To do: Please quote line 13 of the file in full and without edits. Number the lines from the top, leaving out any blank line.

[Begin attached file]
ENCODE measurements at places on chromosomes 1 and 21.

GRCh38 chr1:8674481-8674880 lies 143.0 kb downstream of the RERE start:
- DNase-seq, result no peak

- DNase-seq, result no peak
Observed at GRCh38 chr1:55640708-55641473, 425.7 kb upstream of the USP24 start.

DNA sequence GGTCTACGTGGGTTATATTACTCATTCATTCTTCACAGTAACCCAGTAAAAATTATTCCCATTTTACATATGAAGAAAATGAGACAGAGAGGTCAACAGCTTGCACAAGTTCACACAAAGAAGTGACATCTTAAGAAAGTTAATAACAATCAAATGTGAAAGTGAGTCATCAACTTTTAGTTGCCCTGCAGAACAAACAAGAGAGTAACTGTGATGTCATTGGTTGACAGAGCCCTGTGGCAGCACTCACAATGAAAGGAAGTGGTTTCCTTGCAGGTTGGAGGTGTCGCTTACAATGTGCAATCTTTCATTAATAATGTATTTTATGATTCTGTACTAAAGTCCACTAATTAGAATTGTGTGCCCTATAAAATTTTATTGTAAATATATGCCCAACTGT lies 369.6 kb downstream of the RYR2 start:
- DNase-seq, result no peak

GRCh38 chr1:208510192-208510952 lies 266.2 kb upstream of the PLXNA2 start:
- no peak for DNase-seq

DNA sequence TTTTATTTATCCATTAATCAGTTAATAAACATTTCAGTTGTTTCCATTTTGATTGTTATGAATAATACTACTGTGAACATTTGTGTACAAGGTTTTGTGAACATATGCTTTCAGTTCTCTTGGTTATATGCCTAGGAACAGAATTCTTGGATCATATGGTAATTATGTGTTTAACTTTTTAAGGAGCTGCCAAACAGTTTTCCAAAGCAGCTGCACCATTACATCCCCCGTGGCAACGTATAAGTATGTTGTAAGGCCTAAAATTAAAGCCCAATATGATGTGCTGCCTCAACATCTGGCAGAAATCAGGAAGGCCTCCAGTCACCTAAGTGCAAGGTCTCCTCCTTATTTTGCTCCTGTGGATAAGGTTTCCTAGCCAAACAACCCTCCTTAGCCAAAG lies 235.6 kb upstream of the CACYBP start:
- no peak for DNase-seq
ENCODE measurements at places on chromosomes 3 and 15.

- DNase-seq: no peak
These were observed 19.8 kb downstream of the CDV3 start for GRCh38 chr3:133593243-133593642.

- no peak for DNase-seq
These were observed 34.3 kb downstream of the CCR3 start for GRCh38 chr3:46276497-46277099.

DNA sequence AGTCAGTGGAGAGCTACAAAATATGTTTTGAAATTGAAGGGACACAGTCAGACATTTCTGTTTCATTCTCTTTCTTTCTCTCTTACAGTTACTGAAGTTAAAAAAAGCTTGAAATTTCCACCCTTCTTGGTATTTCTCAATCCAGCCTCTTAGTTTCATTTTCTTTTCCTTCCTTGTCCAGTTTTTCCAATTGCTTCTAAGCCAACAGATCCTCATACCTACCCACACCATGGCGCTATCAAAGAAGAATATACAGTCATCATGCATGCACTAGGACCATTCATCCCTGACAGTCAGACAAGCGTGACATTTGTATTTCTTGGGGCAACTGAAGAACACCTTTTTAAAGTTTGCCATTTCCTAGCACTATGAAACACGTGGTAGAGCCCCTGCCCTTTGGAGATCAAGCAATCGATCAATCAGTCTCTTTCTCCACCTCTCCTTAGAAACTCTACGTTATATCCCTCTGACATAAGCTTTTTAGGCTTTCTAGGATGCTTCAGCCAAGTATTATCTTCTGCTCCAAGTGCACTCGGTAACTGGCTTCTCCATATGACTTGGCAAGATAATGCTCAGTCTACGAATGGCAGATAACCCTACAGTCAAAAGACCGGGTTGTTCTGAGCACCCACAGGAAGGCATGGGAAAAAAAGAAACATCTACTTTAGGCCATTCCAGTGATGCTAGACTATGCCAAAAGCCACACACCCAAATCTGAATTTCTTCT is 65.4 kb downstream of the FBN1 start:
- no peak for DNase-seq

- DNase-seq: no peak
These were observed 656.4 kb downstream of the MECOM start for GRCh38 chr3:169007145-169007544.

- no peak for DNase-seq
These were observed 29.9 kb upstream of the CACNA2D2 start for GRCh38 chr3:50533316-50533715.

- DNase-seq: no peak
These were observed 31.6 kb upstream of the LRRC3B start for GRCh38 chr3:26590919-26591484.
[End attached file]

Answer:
- DNase-seq: no peak